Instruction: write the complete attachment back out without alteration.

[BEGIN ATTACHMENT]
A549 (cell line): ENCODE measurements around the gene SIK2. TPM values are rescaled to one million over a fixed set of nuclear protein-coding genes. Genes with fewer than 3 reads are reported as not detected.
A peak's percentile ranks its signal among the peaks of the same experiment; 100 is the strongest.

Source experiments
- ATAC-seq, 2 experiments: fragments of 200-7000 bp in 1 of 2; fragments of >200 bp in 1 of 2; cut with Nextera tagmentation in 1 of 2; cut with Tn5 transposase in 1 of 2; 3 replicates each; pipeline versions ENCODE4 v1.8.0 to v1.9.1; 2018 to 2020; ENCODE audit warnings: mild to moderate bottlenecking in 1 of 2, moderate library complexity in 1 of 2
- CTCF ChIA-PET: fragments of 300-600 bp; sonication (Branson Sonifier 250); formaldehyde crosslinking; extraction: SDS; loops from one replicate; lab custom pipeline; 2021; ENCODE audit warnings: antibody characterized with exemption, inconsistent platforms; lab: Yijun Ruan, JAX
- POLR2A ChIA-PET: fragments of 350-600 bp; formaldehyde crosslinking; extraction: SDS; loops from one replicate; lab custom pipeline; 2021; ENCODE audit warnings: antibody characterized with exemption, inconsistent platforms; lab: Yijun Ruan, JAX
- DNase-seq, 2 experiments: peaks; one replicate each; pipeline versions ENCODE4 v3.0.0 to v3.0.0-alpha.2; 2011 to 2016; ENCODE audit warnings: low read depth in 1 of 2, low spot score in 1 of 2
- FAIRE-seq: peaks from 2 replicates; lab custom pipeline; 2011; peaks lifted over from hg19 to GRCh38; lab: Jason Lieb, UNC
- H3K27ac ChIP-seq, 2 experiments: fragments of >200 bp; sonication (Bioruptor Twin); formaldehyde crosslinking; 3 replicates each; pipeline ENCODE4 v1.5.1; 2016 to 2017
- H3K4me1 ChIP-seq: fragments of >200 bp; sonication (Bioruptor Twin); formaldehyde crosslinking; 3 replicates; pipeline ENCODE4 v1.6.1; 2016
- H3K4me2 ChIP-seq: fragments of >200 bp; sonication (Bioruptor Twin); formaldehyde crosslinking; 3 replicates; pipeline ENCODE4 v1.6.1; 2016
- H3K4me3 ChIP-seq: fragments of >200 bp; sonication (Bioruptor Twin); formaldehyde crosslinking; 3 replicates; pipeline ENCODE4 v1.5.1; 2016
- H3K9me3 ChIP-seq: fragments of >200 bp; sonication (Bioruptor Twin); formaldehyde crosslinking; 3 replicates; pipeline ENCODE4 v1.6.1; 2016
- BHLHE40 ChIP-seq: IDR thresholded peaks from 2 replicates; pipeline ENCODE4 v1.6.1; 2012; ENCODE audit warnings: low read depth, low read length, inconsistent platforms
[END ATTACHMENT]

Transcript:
A549 (cell line): ENCODE measurements around the gene SIK2. TPM values are rescaled to one million over a fixed set of nuclear protein-coding genes. Genes with fewer than 3 reads are reported as not detected.
A peak's percentile ranks its signal among the peaks of the same experiment; 100 is the strongest.

Source experiments
- ATAC-seq, 2 experiments: fragments of 200-7000 bp in 1 of 2; fragments of >200 bp in 1 of 2; cut with Nextera tagmentation in 1 of 2; cut with Tn5 transposase in 1 of 2; 3 replicates each; pipeline versions ENCODE4 v1.8.0 to v1.9.1; 2018 to 2020; ENCODE audit warnings: mild to moderate bottlenecking in 1 of 2, moderate library complexity in 1 of 2
- CTCF ChIA-PET: fragments of 300-600 bp; sonication (Branson Sonifier 250); formaldehyde crosslinking; extraction: SDS; loops from one replicate; lab custom pipeline; 2021; ENCODE audit warnings: antibody characterized with exemption, inconsistent platforms; lab: Yijun Ruan, JAX
- POLR2A ChIA-PET: fragments of 350-600 bp; formaldehyde crosslinking; extraction: SDS; loops from one replicate; lab custom pipeline; 2021; ENCODE audit warnings: antibody characterized with exemption, inconsistent platforms; lab: Yijun Ruan, JAX
- DNase-seq, 2 experiments: peaks; one replicate each; pipeline versions ENCODE4 v3.0.0 to v3.0.0-alpha.2; 2011 to 2016; ENCODE audit warnings: low read depth in 1 of 2, low spot score in 1 of 2
- FAIRE-seq: peaks from 2 replicates; lab custom pipeline; 2011; peaks lifted over from hg19 to GRCh38; lab: Jason Lieb, UNC
- H3K27ac ChIP-seq, 2 experiments: fragments of >200 bp; sonication (Bioruptor Twin); formaldehyde crosslinking; 3 replicates each; pipeline ENCODE4 v1.5.1; 2016 to 2017
- H3K4me1 ChIP-seq: fragments of >200 bp; sonication (Bioruptor Twin); formaldehyde crosslinking; 3 replicates; pipeline ENCODE4 v1.6.1; 2016
- H3K4me2 ChIP-seq: fragments of >200 bp; sonication (Bioruptor Twin); formaldehyde crosslinking; 3 replicates; pipeline ENCODE4 v1.6.1; 2016
- H3K4me3 ChIP-seq: fragments of >200 bp; sonication (Bioruptor Twin); formaldehyde crosslinking; 3 replicates; pipeline ENCODE4 v1.5.1; 2016
- H3K9me3 ChIP-seq: fragments of >200 bp; sonication (Bioruptor Twin); formaldehyde crosslinking; 3 replicates; pipeline ENCODE4 v1.6.1; 2016
- BHLHE40 ChIP-seq: IDR thresholded peaks from 2 replicates; pipeline ENCODE4 v1.6.1; 2012; ENCODE audit warnings: low read depth, low read length, inconsistent platforms